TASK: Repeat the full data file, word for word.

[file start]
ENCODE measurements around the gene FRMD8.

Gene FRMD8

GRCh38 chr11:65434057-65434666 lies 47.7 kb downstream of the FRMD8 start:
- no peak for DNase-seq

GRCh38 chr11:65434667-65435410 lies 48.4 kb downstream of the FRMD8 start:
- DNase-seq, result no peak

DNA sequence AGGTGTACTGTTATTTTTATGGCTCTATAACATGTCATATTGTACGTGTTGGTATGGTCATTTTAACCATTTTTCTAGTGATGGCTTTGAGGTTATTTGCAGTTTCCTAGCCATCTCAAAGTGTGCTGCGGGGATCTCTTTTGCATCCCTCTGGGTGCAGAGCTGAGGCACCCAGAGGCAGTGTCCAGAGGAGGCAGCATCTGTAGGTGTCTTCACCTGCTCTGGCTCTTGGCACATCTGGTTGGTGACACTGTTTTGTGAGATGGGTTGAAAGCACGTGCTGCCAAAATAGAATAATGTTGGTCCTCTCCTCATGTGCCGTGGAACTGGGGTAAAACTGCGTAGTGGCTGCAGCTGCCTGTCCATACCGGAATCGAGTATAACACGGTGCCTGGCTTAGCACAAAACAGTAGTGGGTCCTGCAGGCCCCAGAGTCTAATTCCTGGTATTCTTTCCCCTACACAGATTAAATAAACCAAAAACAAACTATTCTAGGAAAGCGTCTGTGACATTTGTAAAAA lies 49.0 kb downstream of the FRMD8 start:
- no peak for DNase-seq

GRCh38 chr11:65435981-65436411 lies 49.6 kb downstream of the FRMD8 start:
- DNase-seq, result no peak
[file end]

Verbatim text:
ENCODE measurements around the gene FRMD8.

Gene FRMD8

GRCh38 chr11:65434057-65434666 lies 47.7 kb downstream of the FRMD8 start:
- no peak for DNase-seq

GRCh38 chr11:65434667-65435410 lies 48.4 kb downstream of the FRMD8 start:
- DNase-seq, result no peak

DNA sequence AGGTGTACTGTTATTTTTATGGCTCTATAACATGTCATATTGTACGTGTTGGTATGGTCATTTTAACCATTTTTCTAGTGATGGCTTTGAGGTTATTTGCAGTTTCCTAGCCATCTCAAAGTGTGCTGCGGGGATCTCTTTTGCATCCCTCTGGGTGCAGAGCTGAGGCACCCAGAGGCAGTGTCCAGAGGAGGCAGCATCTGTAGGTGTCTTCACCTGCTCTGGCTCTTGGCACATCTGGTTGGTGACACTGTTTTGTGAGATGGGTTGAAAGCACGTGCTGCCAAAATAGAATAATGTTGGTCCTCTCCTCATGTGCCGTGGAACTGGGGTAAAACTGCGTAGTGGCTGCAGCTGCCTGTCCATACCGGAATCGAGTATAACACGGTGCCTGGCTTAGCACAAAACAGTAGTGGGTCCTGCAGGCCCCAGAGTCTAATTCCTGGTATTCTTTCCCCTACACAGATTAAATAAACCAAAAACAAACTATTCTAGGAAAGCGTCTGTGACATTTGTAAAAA lies 49.0 kb downstream of the FRMD8 start:
- no peak for DNase-seq

GRCh38 chr11:65435981-65436411 lies 49.6 kb downstream of the FRMD8 start:
- DNase-seq, result no peak